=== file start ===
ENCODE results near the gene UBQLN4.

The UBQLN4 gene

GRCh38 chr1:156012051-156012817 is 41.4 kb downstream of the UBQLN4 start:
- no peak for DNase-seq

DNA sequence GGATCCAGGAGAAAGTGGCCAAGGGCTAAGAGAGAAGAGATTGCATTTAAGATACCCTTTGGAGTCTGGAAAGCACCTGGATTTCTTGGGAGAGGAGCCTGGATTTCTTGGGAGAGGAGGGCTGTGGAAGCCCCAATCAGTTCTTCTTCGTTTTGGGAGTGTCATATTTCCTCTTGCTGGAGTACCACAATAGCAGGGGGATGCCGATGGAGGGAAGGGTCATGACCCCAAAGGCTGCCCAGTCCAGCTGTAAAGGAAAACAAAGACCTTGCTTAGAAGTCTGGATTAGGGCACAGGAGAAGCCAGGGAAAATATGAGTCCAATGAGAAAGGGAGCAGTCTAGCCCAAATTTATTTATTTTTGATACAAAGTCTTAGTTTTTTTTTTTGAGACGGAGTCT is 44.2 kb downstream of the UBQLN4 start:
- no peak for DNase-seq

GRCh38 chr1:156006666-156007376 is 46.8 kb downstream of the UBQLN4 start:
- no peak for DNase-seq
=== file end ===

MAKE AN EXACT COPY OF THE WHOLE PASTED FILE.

ENCODE results near the gene UBQLN4.

The UBQLN4 gene

GRCh38 chr1:156012051-156012817 is 41.4 kb downstream of the UBQLN4 start:
- no peak for DNase-seq

DNA sequence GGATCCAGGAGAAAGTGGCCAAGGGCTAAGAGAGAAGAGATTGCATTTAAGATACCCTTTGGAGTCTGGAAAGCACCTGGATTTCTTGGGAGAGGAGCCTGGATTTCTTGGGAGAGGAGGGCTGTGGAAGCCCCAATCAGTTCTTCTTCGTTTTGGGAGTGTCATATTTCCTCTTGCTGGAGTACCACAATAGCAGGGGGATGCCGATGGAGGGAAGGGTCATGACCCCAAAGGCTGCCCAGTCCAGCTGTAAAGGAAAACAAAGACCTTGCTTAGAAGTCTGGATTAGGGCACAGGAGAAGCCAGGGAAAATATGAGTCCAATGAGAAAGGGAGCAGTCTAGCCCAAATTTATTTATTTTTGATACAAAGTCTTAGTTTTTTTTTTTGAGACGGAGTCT is 44.2 kb downstream of the UBQLN4 start:
- no peak for DNase-seq

GRCh38 chr1:156006666-156007376 is 46.8 kb downstream of the UBQLN4 start:
- no peak for DNase-seq